CTA will be the world’s largest observatory for gamma rays. These results from processes in the Universe that emit high amounts of energy, i.e. black holes, supernova remants, pulsars and binary stars.
To cover a wide angle of the night sky, the telescopes will be mounted at two sites on the northern and southern hemisphere. The two sites include arrays of a few major and a larger number of subsidiary telescopes. La Palma will host about 20, Paranal about 100 telescopes.
Narrow decision among four competitors
Besides Spain and Chile, CTA also evaluated sites in Namibia and Mexico. "All sites considered in this final round were of high quality, and the enthusiasm and strong support of CTA by the site proponents made this a very difficult decision for the Resource Board,” said CTA Spokesperson Werner Hofmann (Max Planck Institute for Nuclear Physics).
The CTA design includes telescopes of different sizes: Small 6-meter telescopes for a high energy range, medium sized telescopes with mirror diameters of 12 meters and large 23-meter telescopes, specialized in measuring low energy levels. The Max Planck Institute for Physics is responsible for the mechanical structure and the design of the 23-meter telescopes - requiring the highest technological features.
The CTA scientists at the MPI for Physics are pleased with the decision: “The components’ design and development largely depend on the sites,” explains Thomas Schweizer, coordinator for the large telescopes mechanical structure. “Now we can start building and implementing the telescopes. We plan to mount the first telescope in about a year’s time.”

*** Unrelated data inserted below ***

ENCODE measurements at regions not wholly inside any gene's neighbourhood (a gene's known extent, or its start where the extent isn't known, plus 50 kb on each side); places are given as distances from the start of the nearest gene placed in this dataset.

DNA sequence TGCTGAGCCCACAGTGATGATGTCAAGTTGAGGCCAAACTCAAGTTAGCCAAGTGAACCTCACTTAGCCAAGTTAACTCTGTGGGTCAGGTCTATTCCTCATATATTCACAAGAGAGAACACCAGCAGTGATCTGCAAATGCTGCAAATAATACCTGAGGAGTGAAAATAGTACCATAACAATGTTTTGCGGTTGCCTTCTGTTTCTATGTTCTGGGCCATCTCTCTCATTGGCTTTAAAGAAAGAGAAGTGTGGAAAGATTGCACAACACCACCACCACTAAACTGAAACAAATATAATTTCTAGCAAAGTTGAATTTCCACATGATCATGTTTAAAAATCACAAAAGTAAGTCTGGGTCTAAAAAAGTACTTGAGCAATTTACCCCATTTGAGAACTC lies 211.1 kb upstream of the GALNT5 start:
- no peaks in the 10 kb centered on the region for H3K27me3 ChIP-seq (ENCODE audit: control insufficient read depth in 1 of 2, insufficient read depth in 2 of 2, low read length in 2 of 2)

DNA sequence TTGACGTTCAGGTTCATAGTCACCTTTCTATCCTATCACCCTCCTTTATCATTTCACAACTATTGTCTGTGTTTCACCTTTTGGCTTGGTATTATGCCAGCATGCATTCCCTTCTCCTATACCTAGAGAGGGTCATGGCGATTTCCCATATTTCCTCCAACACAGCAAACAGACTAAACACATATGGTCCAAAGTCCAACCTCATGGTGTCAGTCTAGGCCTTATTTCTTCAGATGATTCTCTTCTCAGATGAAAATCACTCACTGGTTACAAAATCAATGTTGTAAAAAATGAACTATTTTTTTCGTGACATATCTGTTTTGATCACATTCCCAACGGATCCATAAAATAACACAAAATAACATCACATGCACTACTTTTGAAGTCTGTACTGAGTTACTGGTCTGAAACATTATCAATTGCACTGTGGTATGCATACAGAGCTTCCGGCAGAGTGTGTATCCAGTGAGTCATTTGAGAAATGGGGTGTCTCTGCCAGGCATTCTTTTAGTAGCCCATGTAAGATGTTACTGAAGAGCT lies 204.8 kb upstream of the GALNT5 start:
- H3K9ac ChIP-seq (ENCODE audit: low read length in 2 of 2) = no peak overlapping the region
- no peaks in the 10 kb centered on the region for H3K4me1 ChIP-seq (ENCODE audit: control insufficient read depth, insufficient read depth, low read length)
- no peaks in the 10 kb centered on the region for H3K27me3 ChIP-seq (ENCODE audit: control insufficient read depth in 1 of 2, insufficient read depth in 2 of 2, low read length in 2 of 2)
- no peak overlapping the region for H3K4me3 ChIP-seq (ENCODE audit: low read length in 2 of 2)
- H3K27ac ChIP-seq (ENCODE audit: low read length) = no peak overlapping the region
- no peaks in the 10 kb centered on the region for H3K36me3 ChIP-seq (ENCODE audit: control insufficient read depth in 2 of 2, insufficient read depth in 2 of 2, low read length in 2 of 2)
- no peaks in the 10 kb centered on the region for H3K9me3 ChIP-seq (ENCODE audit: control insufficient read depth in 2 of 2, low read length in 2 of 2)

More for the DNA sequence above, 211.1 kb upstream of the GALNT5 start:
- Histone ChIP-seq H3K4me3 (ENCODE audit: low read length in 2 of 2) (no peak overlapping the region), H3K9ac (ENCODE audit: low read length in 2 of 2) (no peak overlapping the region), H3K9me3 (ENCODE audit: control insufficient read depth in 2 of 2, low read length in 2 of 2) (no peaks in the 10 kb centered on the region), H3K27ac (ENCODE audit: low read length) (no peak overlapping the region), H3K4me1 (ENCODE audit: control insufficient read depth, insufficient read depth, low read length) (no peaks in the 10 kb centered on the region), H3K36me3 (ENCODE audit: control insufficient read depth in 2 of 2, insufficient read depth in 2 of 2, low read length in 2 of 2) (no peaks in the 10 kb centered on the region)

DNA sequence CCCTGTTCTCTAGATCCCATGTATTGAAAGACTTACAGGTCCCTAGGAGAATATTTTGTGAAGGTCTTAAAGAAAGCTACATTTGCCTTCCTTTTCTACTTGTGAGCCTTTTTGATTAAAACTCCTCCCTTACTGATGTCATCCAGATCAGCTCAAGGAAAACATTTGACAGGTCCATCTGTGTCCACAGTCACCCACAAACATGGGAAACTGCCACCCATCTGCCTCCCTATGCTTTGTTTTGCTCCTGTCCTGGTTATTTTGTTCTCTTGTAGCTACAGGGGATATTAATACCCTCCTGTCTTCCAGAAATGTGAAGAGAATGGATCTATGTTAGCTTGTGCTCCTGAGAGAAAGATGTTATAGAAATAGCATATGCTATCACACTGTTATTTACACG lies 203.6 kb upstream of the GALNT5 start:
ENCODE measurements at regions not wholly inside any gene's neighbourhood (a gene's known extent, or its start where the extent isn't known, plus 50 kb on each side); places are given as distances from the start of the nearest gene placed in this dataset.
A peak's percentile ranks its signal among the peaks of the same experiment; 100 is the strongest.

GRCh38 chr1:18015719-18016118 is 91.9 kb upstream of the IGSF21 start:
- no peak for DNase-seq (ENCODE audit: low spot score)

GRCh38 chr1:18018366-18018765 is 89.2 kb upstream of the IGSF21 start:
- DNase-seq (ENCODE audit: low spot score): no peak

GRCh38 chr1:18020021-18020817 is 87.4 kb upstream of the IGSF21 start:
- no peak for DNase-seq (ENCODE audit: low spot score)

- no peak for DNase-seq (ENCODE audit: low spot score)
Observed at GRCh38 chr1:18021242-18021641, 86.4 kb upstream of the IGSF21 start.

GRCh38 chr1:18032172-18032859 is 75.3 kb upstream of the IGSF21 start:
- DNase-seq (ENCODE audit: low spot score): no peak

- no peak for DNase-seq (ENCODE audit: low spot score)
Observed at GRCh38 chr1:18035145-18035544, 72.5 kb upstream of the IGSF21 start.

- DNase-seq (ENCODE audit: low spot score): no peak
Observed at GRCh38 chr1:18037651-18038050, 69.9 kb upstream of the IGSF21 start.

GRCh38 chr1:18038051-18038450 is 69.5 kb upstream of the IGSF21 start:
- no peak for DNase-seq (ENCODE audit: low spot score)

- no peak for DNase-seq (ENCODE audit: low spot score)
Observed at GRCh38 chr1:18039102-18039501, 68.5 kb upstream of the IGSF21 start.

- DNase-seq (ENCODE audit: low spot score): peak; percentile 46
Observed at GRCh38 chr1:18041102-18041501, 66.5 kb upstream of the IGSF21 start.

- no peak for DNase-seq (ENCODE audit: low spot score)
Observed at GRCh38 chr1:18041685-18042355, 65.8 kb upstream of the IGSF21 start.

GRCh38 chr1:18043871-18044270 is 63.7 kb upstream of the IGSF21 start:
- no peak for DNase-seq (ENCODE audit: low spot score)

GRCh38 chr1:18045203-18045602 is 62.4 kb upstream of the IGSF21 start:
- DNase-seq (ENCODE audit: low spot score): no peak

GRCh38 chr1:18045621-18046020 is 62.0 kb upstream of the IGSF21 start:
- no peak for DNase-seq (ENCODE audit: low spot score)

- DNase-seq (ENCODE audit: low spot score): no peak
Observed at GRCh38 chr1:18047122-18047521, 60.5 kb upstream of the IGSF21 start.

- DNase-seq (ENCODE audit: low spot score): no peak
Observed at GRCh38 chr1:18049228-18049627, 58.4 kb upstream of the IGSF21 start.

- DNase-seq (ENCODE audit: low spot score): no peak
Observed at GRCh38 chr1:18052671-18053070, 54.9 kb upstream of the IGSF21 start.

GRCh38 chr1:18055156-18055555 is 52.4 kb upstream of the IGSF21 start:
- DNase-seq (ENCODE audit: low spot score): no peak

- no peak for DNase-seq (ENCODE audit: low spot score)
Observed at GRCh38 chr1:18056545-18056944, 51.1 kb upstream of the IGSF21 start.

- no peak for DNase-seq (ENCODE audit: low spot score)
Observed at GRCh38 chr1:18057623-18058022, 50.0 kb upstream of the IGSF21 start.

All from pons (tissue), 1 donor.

The sites in Chile and Spain
The southern site is located about 10 kilometers from ESO’s Paranal Observatory in the Atacama Desert, considered to be one of the driest and most isolated regions on earth – ideal conditions for year-round observation. In addition, the collaboration with ESO offers CTA the opportunity to take advantage of existing infrastructure (roads, accommodation, electricity, etc.) and access to established facilities and processes for the construction and operation of the observatory.
The northern site is located on the existing site of the Instituto Astrofísica de Canarias Observatorio del Roque de los Muchachos on the island of La Palma. At 2,200 meters altitude, the site currently hosts the two Major Atmospheric Gamma Imaging Cherenkov Telescopes (MAGIC) telescopes. This location offers an ideal atmosphere that is mostly free and clear of pollution and turbulence for year-round observation.
Dr. Thomas Schweizer
Max Planck Institute for Physics
Coordinator for Mechanics, CTA
+49 89 32354-227
Prof. Dr. Masahiro Teshima
Director at the Max Planck Institute for Physics
Principal Investigator Large-Size Telescopes, CTA
+49 89 32354-301